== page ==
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Tying a Simple Bass-Style Weed Guard

October 7, 2016

 

Weed guards for flies come in many different styles. There are single guards, double guards, ones made from wire, mono—the list goes on! A very popular weed guard that is often found on flies made for bass fishing is the "bass style" or "loop style" weed guard. Call it what you will, but it's an easy and effective means of keeping the hook from getting snagged while fishing around cover and structure.

 

Start by tying in a piece of line at the rear of the hook. Use a long enough piece to comfortably work with and make sure it's tied inline with the shank and not crooked off to one side. I like to tie it in from where the hook bend begins down to just before halfway around the bend. Opinions vary on what pound test to use, but a stiff piece of 20-pound is a good starting point for medium to larger hook sizes. After securing the line with plenty of tight thread wraps, bring it back to the starting point as shown. At this point, I recommend applying glue or epoxy to the wraps for extra reinforcement before continuing.

 

After completing the construction of the fly's body, the thread should now be near the eye of the hook (I simply wound the thread forward for this example). The weed guard can now be brought forward so it can be tied in at the front. I usually just poke the tag end of the line through my vise jaws and draw it forward which saves me from having to unclamp the hook.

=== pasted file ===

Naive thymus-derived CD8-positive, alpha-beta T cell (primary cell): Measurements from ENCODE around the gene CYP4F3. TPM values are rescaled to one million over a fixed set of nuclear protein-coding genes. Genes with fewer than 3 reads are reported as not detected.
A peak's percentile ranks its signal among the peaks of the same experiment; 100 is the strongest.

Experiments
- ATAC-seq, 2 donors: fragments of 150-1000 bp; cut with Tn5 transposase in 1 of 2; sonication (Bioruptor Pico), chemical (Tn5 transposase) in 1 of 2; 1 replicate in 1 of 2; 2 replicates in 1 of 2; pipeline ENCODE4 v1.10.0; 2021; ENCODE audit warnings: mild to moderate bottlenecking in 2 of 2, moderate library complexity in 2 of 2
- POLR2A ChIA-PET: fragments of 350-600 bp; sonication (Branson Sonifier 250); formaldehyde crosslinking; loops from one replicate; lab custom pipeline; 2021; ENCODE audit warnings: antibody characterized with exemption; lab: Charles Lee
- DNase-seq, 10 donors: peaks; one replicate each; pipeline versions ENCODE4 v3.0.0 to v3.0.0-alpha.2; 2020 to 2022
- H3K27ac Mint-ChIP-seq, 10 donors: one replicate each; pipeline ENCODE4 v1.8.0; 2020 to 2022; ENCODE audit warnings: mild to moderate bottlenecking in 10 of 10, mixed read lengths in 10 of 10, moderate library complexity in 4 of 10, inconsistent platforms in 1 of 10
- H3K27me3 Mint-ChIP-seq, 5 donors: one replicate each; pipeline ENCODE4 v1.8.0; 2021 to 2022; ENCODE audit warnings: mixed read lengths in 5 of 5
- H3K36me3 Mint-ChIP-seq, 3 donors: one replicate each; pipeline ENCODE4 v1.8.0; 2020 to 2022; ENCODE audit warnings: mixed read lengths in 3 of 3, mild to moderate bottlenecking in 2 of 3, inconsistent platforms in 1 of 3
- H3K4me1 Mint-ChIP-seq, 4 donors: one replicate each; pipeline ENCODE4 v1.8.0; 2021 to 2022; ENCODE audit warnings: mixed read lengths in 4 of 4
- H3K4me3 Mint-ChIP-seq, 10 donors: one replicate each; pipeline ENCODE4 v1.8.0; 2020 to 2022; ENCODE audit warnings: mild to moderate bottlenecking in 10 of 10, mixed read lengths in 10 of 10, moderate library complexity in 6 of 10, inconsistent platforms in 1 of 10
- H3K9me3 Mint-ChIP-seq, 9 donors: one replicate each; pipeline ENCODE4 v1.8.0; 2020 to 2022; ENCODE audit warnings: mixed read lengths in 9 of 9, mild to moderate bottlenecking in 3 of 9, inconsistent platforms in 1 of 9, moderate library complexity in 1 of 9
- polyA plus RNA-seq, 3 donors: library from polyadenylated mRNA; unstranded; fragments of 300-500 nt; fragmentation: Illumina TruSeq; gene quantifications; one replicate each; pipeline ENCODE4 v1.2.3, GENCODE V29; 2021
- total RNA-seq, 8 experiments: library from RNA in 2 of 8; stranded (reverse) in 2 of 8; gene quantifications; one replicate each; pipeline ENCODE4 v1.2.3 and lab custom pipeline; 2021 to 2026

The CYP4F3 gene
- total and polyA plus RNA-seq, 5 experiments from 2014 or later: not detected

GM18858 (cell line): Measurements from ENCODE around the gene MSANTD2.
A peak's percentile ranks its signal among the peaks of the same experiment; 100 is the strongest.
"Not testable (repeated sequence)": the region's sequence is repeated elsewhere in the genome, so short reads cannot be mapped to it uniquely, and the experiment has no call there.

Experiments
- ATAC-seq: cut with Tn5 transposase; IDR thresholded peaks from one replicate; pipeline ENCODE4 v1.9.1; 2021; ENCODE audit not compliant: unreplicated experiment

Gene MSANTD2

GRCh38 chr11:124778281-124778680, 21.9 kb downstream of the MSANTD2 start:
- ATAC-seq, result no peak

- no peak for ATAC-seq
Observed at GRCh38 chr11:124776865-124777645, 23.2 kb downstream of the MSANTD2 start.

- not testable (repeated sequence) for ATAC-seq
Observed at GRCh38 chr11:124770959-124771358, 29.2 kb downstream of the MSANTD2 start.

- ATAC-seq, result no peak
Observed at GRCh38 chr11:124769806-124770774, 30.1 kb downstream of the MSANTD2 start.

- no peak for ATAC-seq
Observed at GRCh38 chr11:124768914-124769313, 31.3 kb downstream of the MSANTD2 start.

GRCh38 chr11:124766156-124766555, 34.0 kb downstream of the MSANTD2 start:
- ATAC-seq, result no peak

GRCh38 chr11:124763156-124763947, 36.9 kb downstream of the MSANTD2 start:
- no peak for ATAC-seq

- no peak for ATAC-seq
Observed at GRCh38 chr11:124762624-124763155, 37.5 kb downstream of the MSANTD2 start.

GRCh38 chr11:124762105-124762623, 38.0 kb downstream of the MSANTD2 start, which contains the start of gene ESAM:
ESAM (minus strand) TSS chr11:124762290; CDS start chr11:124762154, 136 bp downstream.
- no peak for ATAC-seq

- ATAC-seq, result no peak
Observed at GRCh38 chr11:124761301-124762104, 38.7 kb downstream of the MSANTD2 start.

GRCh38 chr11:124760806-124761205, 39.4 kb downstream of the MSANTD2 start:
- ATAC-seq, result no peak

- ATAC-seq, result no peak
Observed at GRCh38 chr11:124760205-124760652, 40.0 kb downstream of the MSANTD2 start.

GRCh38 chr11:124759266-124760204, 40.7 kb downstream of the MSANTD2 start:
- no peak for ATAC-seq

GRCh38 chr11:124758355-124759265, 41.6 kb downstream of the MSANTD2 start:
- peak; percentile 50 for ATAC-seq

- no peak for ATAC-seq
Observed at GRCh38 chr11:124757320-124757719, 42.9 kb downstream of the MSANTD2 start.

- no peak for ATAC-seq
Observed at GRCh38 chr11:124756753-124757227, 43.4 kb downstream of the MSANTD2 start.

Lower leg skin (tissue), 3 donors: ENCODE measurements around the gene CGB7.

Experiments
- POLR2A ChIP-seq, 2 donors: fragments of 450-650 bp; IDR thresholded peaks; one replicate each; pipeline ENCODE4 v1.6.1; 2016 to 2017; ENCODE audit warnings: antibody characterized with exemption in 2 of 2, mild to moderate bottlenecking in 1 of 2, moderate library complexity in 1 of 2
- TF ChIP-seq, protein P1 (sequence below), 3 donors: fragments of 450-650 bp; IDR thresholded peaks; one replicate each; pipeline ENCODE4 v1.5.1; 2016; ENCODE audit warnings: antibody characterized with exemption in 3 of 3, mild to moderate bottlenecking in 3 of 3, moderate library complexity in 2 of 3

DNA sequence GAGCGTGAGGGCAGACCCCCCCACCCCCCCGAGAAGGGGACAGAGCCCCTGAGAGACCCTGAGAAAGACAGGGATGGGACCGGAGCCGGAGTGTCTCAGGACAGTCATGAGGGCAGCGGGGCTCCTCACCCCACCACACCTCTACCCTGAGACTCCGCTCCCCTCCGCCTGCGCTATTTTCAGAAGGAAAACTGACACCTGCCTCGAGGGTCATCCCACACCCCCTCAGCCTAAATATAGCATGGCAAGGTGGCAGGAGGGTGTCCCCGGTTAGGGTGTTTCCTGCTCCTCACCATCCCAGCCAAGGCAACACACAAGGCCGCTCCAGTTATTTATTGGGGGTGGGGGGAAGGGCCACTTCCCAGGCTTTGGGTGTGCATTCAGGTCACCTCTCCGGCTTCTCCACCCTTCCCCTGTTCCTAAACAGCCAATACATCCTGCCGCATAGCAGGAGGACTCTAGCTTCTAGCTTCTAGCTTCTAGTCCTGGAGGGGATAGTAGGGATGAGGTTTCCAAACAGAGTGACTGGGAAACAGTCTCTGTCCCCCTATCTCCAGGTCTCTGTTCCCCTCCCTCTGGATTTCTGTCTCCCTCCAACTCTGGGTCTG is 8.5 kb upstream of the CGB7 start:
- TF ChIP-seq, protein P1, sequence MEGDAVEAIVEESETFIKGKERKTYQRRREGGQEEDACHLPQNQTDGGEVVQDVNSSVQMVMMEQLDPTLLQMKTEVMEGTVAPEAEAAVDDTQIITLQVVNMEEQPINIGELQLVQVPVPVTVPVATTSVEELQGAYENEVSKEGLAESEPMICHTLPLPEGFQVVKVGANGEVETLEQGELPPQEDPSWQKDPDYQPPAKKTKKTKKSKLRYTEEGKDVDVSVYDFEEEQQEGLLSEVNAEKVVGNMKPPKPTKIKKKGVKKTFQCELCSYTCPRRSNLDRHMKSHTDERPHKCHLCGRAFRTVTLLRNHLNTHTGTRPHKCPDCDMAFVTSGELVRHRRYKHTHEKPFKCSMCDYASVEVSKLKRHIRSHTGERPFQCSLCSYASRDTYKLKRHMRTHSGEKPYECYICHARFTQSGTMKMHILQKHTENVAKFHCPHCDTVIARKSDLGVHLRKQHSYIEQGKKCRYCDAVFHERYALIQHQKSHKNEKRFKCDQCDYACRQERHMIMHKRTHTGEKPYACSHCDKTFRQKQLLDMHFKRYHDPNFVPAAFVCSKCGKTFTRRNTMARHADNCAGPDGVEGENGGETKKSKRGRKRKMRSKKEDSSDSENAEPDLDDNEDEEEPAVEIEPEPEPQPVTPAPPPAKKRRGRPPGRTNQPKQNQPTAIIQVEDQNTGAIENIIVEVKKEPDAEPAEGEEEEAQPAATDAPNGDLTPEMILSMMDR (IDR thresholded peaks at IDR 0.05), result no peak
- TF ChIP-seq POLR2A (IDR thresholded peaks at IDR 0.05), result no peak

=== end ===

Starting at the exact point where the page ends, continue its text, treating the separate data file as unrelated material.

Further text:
Next, center the line under the hook at the eye and tie it in with a few wraps. Before totally locking it down tight, you can adjust the loop width (if necessary) by pulling on the line to slide the loop more open or closed. Leave a little space between the hook point and line when forming the loop. With the loop set, wrap the line down tight near the hook eye making sure the line is directly under the shank so it stays inline with the hook point. I prefer to tie it in just a hair back from the eye rather than pushing right up against it. Clip the excess line as close to your thread wraps as possible then form a neat thread head to cover the tiny remaining tag end. Whip finish and apply epoxy/glue to reinforce your wraps.

 

 

 

 

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